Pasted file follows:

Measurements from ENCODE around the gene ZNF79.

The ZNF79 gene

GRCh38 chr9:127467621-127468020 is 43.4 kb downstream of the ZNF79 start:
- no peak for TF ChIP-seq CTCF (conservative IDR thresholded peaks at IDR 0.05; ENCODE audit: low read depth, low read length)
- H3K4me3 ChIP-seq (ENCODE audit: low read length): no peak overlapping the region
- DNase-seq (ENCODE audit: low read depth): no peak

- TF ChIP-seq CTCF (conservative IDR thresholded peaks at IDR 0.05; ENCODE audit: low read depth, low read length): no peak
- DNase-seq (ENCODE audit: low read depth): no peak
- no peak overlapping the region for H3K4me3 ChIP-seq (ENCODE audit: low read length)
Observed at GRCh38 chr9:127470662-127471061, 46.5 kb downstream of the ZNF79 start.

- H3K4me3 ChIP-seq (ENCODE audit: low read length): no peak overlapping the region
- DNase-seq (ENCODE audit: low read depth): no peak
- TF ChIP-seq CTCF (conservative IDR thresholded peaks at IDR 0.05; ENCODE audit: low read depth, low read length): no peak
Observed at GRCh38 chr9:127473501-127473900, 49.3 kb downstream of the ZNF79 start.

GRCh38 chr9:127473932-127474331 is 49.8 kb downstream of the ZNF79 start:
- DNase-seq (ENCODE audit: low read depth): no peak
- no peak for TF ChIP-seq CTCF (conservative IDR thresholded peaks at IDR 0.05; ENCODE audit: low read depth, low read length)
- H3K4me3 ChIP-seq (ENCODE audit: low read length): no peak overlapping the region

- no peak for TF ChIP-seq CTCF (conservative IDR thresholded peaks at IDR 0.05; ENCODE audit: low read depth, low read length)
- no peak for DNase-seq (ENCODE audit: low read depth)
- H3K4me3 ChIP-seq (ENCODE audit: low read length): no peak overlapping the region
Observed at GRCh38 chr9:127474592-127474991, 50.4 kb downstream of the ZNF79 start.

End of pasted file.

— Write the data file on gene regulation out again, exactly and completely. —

Measurements from ENCODE around the gene ZNF79.

The ZNF79 gene

GRCh38 chr9:127467621-127468020 is 43.4 kb downstream of the ZNF79 start:
- no peak for TF ChIP-seq CTCF (conservative IDR thresholded peaks at IDR 0.05; ENCODE audit: low read depth, low read length)
- H3K4me3 ChIP-seq (ENCODE audit: low read length): no peak overlapping the region
- DNase-seq (ENCODE audit: low read depth): no peak

- TF ChIP-seq CTCF (conservative IDR thresholded peaks at IDR 0.05; ENCODE audit: low read depth, low read length): no peak
- DNase-seq (ENCODE audit: low read depth): no peak
- no peak overlapping the region for H3K4me3 ChIP-seq (ENCODE audit: low read length)
Observed at GRCh38 chr9:127470662-127471061, 46.5 kb downstream of the ZNF79 start.

- H3K4me3 ChIP-seq (ENCODE audit: low read length): no peak overlapping the region
- DNase-seq (ENCODE audit: low read depth): no peak
- TF ChIP-seq CTCF (conservative IDR thresholded peaks at IDR 0.05; ENCODE audit: low read depth, low read length): no peak
Observed at GRCh38 chr9:127473501-127473900, 49.3 kb downstream of the ZNF79 start.

GRCh38 chr9:127473932-127474331 is 49.8 kb downstream of the ZNF79 start:
- DNase-seq (ENCODE audit: low read depth): no peak
- no peak for TF ChIP-seq CTCF (conservative IDR thresholded peaks at IDR 0.05; ENCODE audit: low read depth, low read length)
- H3K4me3 ChIP-seq (ENCODE audit: low read length): no peak overlapping the region

- no peak for TF ChIP-seq CTCF (conservative IDR thresholded peaks at IDR 0.05; ENCODE audit: low read depth, low read length)
- no peak for DNase-seq (ENCODE audit: low read depth)
- H3K4me3 ChIP-seq (ENCODE audit: low read length): no peak overlapping the region
Observed at GRCh38 chr9:127474592-127474991, 50.4 kb downstream of the ZNF79 start.